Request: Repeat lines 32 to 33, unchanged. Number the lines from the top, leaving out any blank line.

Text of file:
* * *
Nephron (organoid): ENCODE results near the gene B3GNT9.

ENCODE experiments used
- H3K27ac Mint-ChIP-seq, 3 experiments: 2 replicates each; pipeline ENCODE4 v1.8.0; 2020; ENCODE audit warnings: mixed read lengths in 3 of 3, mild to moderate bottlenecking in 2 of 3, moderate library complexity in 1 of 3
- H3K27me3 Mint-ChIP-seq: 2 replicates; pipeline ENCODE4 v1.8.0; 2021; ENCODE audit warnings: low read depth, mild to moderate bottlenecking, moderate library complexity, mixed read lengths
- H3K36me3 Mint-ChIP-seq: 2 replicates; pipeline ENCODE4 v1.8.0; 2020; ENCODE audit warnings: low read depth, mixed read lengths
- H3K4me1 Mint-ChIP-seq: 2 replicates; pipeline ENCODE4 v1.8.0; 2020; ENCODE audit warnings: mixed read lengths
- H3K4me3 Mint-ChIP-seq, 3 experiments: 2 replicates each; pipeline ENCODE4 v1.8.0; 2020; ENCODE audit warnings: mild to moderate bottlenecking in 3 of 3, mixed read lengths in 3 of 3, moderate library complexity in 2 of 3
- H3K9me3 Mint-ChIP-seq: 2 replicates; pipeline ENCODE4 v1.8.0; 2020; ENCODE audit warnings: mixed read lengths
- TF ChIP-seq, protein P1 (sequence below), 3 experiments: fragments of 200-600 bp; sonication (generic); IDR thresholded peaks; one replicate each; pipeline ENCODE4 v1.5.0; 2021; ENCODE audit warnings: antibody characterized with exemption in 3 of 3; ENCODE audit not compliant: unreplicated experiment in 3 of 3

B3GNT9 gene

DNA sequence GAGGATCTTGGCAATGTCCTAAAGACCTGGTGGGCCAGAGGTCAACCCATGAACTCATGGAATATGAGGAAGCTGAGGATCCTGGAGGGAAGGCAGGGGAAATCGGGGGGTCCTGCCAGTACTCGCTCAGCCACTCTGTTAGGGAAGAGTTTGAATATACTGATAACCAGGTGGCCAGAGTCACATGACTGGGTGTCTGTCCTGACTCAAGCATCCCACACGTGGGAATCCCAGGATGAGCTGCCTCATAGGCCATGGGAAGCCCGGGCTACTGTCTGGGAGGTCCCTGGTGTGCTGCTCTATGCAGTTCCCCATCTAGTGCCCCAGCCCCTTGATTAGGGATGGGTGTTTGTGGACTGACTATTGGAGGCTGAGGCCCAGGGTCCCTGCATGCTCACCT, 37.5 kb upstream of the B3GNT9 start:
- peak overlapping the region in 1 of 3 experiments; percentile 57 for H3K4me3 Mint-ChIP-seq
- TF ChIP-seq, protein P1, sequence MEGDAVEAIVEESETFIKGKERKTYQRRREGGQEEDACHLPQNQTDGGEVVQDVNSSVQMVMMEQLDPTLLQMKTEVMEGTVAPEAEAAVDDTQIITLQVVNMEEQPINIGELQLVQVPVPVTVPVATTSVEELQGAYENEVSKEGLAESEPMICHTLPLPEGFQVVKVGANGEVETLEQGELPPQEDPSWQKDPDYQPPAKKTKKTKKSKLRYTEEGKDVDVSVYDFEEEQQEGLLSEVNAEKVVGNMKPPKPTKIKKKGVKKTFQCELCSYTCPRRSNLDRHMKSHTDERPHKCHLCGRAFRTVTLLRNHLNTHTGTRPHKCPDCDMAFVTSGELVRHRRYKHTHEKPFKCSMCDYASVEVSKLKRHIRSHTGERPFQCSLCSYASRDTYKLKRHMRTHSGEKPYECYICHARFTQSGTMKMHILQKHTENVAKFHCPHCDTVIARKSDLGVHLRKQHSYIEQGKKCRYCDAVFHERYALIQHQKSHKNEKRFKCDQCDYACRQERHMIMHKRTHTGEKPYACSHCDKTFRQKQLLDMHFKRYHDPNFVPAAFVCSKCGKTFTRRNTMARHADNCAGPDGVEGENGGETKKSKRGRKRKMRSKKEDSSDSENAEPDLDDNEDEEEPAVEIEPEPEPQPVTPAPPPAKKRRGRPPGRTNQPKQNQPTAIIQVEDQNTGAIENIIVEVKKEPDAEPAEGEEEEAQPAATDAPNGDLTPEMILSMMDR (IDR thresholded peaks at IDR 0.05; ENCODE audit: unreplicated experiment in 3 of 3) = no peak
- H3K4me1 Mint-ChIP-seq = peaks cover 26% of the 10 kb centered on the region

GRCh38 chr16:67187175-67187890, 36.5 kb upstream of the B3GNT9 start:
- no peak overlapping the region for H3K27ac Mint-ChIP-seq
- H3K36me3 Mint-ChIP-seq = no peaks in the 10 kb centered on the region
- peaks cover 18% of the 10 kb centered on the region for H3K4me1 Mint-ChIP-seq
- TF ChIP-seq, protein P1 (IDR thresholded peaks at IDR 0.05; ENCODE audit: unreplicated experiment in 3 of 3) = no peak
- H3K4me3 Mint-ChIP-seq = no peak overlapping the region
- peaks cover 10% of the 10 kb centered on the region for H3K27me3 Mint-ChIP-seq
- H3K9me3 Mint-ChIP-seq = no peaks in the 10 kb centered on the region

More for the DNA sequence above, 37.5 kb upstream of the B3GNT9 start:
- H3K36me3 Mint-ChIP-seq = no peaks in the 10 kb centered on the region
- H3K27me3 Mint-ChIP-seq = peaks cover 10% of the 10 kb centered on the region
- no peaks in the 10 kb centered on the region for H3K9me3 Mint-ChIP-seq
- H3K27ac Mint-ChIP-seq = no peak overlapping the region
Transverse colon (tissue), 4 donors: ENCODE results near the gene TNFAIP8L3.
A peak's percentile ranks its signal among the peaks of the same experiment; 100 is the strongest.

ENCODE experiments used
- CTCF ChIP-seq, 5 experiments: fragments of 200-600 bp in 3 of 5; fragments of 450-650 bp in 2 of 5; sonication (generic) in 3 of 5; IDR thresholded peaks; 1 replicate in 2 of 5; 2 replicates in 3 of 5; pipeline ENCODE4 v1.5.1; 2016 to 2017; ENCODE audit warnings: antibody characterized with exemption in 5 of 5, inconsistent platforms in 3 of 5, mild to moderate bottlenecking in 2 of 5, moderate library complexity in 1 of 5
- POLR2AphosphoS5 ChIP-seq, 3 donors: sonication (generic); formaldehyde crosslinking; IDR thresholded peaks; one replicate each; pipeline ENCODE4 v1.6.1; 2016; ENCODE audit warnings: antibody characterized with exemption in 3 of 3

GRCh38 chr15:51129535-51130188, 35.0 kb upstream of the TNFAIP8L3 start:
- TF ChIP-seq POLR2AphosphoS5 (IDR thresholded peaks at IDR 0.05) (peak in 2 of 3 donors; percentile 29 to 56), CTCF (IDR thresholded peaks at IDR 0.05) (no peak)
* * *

- POLR2AphosphoS5 ChIP-seq, 3 donors: sonication (generic); formaldehyde crosslinking; IDR thresholded peaks; one replicate each; pipeline ENCODE4 v1.6.1; 2016; ENCODE audit warnings: antibody characterized with exemption in 3 of 3

GRCh38 chr15:51129535-51130188, 35.0 kb upstream of the TNFAIP8L3 start: